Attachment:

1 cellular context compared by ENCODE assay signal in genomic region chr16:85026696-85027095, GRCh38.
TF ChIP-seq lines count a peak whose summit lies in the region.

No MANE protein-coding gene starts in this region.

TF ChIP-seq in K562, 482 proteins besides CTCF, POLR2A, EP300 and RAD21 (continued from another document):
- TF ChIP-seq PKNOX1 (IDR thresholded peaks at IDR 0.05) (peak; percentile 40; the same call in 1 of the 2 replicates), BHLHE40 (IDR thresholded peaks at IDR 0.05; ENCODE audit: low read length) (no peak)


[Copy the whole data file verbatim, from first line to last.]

1 cellular context compared by ENCODE assay signal in genomic region chr16:85026696-85027095, GRCh38.
TF ChIP-seq lines count a peak whose summit lies in the region.

No MANE protein-coding gene starts in this region.

TF ChIP-seq in K562, 482 proteins besides CTCF, POLR2A, EP300 and RAD21 (continued from another document):
- TF ChIP-seq PKNOX1 (IDR thresholded peaks at IDR 0.05) (peak; percentile 40; the same call in 1 of the 2 replicates), BHLHE40 (IDR thresholded peaks at IDR 0.05; ENCODE audit: low read length) (no peak)